4. I went to junior high and high school in the 1970s, what I see now in the schools is SO MUCH BETTER than it had been about bullying. A work in progress, sure, but at least some folks are getting clued in. With social media, including this blog, hopefully life will be better for our grandchildren. —-Jen

    1. So much agree. I went to elementary and middle school in the ’80s, and high school in the ’90s, and at that time, bullying/being bullied was seen as a rite of passage. If you couldn’t cut it, you were seen as weak and needed to be culled from the herd anyway. The first time I heard about bullying being seen as a serious thing, I was dumbstruck and couldn’t understand why, simply because the predator/prey analogy had been so thoroughly ground into me. And this is from someone who tried to cull herself multiple times.

  5. It not just about the joy of eating, though I do enjoy eating. It’s also about what I consider to be the non-negotiable importance of feeling adequately nourished. This can include feeling mildly hungry some of the time, but no less food than that.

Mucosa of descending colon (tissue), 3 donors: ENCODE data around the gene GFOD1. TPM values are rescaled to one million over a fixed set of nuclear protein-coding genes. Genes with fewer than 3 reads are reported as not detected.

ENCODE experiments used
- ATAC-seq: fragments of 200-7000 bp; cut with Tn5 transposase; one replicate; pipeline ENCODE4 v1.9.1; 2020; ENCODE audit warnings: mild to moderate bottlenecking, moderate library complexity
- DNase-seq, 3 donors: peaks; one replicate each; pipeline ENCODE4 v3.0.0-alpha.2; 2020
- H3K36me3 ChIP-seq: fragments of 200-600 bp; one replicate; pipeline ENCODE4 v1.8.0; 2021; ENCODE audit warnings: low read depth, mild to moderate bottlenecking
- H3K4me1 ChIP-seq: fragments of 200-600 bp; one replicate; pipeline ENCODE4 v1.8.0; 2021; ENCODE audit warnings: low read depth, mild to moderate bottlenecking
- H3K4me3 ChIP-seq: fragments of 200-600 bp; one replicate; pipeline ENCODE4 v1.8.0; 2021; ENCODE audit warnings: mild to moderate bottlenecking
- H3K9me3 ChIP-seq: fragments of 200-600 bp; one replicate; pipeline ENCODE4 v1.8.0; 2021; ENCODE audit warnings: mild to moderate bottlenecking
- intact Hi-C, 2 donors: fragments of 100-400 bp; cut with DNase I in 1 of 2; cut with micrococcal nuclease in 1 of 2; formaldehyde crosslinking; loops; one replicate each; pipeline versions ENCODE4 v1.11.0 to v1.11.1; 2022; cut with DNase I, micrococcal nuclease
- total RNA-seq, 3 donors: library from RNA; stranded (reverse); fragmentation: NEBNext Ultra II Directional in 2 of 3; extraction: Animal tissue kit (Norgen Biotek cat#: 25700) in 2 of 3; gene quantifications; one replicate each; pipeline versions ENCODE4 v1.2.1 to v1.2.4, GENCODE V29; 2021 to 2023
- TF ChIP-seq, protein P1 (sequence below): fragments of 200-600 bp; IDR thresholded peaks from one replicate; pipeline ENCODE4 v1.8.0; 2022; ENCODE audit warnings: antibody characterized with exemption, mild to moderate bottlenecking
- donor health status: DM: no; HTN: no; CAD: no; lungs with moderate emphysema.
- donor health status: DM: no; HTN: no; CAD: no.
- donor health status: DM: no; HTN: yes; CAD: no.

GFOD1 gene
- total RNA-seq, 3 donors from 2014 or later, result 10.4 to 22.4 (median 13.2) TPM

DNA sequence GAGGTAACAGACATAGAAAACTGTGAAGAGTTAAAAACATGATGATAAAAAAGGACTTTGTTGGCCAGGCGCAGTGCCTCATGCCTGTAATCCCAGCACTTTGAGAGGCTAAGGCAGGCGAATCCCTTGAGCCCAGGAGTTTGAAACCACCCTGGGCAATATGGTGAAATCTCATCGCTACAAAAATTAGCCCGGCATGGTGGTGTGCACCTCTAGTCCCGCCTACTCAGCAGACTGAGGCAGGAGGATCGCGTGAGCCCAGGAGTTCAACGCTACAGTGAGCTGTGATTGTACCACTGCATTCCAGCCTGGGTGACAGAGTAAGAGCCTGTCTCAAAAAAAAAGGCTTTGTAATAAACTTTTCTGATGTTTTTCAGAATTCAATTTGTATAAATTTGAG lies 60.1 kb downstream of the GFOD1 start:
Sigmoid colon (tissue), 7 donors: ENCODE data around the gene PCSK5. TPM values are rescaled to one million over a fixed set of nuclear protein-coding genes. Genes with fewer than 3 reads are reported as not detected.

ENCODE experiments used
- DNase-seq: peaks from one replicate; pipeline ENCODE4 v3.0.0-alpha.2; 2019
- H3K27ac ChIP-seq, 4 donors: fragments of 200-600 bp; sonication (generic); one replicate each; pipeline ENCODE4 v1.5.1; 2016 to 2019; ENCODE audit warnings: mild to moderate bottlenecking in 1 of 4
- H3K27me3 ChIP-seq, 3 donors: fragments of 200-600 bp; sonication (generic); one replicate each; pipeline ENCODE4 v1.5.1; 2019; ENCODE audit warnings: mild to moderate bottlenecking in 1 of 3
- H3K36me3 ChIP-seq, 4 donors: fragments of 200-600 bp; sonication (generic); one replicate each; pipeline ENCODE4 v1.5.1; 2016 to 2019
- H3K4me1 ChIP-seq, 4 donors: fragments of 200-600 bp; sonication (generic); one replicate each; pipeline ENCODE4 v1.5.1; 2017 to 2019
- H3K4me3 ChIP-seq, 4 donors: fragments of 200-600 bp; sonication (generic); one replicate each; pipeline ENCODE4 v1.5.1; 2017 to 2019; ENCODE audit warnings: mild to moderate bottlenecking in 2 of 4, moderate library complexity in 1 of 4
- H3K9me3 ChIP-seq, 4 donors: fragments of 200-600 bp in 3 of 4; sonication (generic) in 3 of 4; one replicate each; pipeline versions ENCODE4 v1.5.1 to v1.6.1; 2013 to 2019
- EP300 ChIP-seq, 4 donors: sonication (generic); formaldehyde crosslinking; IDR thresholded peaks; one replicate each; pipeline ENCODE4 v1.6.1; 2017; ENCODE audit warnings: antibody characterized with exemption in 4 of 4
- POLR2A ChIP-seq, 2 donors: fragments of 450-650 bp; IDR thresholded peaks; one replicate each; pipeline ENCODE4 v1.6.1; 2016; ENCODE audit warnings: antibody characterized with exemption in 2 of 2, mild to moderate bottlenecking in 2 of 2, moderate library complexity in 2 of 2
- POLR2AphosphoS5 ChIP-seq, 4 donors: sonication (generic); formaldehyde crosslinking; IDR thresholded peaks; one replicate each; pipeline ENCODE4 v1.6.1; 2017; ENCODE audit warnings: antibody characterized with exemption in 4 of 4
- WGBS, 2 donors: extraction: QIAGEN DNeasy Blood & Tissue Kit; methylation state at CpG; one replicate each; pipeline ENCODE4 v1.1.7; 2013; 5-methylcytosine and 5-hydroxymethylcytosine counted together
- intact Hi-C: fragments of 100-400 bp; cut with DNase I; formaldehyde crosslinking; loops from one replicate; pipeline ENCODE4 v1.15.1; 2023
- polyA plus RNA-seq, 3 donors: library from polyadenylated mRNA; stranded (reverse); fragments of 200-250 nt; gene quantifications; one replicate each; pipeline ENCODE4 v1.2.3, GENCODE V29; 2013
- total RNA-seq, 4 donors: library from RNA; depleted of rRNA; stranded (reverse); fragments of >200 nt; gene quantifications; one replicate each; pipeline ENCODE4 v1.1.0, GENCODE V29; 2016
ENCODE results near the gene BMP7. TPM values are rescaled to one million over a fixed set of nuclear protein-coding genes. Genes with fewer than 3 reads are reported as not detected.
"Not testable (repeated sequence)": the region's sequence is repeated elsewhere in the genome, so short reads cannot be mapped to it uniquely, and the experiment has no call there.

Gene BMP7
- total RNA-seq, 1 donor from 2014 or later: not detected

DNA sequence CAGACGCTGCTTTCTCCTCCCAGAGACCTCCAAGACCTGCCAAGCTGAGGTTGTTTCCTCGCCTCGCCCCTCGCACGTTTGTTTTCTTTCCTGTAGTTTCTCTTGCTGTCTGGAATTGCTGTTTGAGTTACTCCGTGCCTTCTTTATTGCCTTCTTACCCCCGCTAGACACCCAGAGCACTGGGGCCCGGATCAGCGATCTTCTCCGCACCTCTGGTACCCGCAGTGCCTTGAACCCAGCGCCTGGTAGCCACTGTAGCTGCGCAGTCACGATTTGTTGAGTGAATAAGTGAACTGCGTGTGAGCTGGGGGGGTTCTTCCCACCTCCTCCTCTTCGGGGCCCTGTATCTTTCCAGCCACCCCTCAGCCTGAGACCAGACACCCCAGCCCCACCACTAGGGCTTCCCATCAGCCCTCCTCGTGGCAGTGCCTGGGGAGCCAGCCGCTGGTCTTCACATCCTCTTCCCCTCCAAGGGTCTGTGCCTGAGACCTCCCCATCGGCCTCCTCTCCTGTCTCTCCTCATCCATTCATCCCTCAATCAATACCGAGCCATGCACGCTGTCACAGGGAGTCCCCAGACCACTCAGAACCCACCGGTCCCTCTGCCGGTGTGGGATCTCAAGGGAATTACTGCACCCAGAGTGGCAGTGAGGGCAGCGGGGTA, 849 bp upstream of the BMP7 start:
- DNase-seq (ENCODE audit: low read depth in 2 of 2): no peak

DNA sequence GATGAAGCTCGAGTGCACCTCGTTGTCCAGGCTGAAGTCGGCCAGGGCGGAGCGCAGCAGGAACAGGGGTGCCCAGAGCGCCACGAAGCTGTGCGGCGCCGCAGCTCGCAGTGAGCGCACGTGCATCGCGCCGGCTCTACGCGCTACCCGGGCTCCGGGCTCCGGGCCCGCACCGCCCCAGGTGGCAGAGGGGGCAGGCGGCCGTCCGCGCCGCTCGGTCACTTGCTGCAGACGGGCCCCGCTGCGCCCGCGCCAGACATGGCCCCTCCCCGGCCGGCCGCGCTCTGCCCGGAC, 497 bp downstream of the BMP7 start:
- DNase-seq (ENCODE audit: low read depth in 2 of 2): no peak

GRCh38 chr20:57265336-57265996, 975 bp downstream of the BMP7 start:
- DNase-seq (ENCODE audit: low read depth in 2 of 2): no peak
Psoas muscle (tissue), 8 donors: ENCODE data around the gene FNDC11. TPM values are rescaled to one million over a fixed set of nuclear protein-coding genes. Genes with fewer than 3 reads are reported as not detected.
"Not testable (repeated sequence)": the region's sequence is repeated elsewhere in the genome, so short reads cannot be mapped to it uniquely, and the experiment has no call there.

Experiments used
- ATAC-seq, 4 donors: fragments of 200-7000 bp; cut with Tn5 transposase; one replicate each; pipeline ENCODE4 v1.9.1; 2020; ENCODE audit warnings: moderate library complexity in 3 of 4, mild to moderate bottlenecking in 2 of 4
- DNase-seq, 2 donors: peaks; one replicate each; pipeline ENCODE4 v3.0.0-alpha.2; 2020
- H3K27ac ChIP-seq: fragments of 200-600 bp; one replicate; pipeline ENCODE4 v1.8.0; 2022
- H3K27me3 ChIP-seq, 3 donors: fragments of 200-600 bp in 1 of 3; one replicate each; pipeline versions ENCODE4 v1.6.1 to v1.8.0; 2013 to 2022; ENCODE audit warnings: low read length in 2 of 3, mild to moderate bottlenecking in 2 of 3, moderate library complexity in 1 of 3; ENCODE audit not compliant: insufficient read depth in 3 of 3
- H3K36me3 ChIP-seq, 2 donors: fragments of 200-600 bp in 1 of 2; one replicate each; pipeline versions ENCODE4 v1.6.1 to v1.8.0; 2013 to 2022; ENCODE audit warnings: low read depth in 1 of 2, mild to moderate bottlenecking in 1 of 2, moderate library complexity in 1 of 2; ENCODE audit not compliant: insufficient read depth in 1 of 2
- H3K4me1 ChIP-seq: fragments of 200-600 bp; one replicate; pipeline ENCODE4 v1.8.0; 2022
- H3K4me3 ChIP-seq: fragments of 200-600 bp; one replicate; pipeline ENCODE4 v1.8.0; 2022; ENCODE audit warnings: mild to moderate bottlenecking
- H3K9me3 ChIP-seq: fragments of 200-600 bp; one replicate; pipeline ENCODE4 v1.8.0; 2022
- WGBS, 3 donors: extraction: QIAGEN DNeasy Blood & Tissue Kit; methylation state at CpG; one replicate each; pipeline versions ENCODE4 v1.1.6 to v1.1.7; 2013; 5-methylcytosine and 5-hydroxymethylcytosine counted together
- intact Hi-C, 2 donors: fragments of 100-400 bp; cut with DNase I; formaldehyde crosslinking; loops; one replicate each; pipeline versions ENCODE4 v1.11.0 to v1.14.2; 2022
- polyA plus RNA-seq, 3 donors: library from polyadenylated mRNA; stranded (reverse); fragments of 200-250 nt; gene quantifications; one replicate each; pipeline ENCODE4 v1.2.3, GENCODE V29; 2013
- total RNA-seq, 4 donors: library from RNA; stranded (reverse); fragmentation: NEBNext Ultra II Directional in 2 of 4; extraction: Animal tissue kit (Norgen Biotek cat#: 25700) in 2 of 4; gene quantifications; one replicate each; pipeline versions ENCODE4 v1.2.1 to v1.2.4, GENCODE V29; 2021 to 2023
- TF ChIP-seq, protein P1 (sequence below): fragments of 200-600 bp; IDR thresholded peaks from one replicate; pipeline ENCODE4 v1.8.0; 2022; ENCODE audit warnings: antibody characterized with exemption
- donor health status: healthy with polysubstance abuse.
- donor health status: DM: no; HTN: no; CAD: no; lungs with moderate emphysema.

1. Indeed. Adequately nourishing myself fuels me and allows me to pursue excellence elsewhere, instead of stressing over when/what/how much I should eat. My energy is limited and any spent there is wasted!

  6. SO much of this made me angry, but I don’t want to address every single thing — after all, this is Ragen’s blog, not mine. 🙂 But these were the worst of it:

    1. “Mostly though, the hardest part of being overweight for me was the lack of interest from the opposite sex. ”

    Sorry, but you really, really do need to learn to speak for yourself. I’ve been fat to one degree or another since puberty, and this has never been an issue. My personal belief is that the sort of self-hatred that comes with acceptance that you “deserve” to be bullied is a much greater barrier to finding a lasting relationship than any physical shape. It’s difficult for others to like you if you don’t like you.